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Physical Climate Science since IPCC AR4: a brief update on new findings between 2007 and april 2010

Publiceringsår: 2010
Språk: Engelska
Sidor: 88
Publikation/Tidskrift/Serie: TemaNord
Dokumenttyp: Rapport
Förlag: Nordic Council of Ministers


Since IPCC AR4 in 2007, climate science has made continual progress for more than three years. This is reflected both in the number of new scientific papers, but also in the development of the research agenda. By and large, the physical climate science as assessed by IPCC Working Group I in AR4 appears robust in the light of more recent research. The knowledge base is of course continuously developing. For example, there has been clear progress on research questions such as ocean acidification and Earth system feedback.
Some of the key findings that the recent literature brings forth include:
 Signs of continued climate change are evident. Warming in the last few years has not been as strong as in the years immediately before, but this falls within expected short-term variations due to e.g. internal climate system variability
 The global sea level also continues to rise. Recent estimates of the future sea level rise indicate values beyond the higher end of the AR4 range. Due to persisting limitations in modelling ice sheet dynamics, many of these more recent studies are based on semi-empirical modelling or inferences from past climates
 The 2007 summer Arctic sea ice minimum was not followed by yet lower amounts, but the long-term trend is unchanged, towards continued reductions in sea ice
 Parts of the Greenland ice sheet have shown rapid melt over recent years. It is not well-established whether this is a temporary phenomenon or signals a long-term trend. The Antarctic ice sheet is also losing mass
 The so-called other CO2 problem, ocean acidification, is becoming more extensively studied. Whereas the acidity increase of ocean water is fairly easy to quantify for a given rise in atmospheric CO2, the impacts on marine systems are not well understood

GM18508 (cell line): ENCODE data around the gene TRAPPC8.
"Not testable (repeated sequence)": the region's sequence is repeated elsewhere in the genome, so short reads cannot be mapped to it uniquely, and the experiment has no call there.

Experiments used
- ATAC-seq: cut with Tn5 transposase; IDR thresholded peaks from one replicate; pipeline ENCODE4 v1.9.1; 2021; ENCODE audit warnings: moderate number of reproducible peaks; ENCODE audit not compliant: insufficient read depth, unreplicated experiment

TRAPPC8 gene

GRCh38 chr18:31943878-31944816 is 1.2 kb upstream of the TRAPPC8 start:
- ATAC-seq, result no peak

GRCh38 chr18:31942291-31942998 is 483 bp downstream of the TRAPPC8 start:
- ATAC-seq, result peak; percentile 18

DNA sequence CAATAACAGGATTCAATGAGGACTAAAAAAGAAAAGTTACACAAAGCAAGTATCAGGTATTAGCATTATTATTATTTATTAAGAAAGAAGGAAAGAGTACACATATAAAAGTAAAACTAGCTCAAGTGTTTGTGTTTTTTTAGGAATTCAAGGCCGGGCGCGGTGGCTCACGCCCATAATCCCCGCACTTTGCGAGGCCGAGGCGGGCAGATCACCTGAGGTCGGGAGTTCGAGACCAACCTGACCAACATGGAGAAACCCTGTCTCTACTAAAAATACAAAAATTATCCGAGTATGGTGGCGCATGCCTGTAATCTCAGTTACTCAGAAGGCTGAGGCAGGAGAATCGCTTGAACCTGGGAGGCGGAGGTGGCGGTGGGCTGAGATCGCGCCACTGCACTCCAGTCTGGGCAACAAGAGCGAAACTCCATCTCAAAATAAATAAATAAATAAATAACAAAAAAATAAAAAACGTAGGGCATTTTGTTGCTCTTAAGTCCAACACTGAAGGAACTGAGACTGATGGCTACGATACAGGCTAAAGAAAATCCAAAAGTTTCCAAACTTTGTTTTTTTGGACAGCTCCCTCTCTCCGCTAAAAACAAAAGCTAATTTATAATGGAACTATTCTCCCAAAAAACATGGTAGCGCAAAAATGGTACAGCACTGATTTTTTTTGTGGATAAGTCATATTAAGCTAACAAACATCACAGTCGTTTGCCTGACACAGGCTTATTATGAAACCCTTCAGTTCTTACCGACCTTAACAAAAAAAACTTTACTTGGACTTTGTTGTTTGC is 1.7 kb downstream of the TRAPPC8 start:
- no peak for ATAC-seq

 There is no firm evidence of major changes in tropical cyclone behaviour resulting from global warming, although with continued global warming some gradual intensification of the strongest cyclones is possible
 After quite a few years of no significant changes since the early 1990s, the atmospheric methane concentration has exhibited renewed growth since 2007
 Solar cycle effects on global temperatures are small and even though it is possible that we are entering a prolonged period with low solar activity, this will at best temporarily slow down future warming. The galactic cosmic ray/clouds/climate hypothesis remains unproven
 Warming has now also been detected over some of the Antarctic ice sheet. Observed Arctic warming has been difficult to attribute to anthropogenic global warming due to the large natural variability in the region. Such attribution has now progressed. Attribution studies have in general started to address scales smaller than the global or continental scales, as was the case in AR4, and a wider range of variables in addition to temperature
 Estimates of climate sensitivity remain essentially unchanged since AR4
 The CO2 concentration may increase more for a given amount of global emissions than previously assessed, in light of new studies on the climate-carbon feedback and the possibility of climate change reducing the efficiency of natural carbon sinks
 A positive climate-carbon feedback reduces any “allowable emission space”, in the sense that when targeting some atmospheric stabilisation level, or some specific temperature target, the total emissions must be less than if the carbon cycle did not react to climate change



  • Earth and Environmental Sciences
  • AR4
  • IPCC
  • climate science
  • climate change


  • ISSN: 0908-6692
  • ISBN: 978-92-893-2078-8

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